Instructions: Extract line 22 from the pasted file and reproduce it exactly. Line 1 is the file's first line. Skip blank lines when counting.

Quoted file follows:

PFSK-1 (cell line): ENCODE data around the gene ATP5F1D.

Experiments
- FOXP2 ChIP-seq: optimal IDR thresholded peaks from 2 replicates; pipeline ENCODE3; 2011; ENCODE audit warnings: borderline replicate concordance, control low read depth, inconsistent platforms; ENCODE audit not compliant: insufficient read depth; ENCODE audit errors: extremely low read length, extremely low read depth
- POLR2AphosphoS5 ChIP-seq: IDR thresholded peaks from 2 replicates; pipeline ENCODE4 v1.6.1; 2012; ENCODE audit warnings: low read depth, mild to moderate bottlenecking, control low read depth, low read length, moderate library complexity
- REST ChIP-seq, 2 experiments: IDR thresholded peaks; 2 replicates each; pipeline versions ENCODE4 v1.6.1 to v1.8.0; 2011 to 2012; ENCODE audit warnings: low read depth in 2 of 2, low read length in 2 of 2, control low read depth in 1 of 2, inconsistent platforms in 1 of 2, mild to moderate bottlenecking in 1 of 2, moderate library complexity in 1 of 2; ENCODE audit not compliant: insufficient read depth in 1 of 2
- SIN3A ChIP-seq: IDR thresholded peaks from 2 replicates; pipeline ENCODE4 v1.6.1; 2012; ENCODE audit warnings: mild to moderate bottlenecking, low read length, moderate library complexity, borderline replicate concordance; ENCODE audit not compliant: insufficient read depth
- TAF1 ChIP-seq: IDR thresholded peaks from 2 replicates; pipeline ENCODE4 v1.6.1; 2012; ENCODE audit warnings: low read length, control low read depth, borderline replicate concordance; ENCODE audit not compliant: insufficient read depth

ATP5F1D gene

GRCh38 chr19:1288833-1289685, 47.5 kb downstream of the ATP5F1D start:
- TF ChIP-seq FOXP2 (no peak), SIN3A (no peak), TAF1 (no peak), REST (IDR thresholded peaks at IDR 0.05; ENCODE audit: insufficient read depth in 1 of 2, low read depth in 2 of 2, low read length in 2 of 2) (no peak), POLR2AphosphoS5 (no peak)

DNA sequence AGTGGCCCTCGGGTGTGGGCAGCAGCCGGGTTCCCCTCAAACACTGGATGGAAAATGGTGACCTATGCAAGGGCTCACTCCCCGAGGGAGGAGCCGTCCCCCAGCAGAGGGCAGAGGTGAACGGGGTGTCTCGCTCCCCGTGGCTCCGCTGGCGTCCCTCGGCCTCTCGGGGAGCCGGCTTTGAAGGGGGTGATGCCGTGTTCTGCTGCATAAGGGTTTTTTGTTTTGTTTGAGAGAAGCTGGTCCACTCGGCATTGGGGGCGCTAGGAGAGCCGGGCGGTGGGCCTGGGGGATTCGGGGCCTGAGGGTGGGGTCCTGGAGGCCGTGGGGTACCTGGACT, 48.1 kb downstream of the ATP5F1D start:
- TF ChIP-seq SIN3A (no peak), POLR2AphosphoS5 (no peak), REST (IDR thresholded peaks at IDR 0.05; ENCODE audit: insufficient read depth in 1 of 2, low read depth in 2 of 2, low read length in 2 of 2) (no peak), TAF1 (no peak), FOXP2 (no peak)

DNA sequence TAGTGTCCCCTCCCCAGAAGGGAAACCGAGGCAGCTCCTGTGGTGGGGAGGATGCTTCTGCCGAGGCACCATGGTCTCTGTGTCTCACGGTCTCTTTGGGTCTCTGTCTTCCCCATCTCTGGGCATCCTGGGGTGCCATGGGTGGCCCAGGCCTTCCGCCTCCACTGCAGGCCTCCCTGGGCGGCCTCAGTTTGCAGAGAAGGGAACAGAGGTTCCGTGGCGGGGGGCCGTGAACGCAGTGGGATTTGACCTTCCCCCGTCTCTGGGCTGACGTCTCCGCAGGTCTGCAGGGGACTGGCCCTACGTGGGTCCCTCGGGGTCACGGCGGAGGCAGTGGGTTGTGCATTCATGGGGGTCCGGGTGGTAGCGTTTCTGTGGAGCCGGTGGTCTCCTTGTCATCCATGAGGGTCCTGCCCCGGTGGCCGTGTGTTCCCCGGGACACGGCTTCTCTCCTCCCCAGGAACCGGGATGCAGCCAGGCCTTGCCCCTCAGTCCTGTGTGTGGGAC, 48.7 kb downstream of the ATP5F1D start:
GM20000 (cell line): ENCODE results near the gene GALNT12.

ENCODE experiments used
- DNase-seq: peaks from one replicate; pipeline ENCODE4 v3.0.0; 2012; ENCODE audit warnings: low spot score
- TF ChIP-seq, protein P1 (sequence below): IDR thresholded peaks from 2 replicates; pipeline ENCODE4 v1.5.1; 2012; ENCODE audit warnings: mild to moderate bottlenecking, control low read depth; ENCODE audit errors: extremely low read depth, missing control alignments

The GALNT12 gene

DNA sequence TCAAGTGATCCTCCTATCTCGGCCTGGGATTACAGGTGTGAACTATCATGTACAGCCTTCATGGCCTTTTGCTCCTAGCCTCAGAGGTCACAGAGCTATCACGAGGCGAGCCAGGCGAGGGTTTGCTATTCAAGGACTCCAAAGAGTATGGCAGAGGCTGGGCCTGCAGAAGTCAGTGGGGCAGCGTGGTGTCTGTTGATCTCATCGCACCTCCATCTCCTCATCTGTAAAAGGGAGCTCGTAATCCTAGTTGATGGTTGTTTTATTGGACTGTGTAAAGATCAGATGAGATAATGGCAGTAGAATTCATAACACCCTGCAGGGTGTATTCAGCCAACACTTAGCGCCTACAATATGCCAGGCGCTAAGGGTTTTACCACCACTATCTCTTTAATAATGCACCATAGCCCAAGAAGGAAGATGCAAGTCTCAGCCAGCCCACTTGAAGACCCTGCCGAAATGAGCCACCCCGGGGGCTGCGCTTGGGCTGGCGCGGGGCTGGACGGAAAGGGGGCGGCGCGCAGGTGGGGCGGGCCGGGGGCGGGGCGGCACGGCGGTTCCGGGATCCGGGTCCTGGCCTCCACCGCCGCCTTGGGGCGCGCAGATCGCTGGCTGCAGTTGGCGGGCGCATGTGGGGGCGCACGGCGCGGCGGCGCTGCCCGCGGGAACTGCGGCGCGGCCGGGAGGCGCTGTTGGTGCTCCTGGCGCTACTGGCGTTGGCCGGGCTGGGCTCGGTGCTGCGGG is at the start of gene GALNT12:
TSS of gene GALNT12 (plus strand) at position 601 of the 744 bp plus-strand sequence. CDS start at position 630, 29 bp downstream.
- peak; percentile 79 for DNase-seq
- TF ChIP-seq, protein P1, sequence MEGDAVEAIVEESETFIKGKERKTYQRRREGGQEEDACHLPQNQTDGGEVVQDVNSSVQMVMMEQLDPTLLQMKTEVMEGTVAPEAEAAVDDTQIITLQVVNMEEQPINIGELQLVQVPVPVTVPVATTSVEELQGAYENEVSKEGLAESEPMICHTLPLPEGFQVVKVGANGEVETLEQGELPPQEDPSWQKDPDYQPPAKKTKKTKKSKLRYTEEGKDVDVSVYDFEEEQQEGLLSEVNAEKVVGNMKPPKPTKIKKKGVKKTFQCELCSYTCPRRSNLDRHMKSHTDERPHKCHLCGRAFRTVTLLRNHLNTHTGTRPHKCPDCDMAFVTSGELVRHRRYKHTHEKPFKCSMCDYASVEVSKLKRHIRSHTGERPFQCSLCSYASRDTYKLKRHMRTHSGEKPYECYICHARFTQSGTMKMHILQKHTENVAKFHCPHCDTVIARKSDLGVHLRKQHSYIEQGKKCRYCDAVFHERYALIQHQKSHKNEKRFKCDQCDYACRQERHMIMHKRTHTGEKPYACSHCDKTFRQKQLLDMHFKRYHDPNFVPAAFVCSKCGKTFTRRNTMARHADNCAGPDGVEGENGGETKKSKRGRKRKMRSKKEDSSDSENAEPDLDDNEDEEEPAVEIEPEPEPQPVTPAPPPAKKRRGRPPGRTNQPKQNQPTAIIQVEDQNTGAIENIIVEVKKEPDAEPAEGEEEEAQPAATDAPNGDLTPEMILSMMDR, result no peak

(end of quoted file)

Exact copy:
- TF ChIP-seq, protein P1, sequence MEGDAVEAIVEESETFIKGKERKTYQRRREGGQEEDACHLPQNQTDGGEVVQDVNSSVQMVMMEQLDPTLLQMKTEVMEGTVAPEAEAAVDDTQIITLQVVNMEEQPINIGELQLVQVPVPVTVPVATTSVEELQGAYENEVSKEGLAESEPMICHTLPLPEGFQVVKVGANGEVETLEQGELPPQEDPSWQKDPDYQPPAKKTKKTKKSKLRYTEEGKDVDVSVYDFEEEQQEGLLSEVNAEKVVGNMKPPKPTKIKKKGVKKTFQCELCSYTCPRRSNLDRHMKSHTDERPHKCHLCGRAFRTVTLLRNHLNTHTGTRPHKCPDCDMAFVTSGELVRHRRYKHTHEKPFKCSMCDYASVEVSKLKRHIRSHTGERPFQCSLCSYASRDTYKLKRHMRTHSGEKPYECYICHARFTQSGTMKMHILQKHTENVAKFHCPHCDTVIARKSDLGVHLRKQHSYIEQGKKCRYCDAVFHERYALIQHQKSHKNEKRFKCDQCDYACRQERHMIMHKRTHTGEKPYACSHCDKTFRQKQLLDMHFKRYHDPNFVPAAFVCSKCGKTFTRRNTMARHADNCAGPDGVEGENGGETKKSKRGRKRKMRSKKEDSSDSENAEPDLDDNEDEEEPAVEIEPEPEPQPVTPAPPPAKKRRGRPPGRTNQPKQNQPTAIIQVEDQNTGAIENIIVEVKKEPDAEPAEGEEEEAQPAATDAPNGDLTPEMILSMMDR, result no peak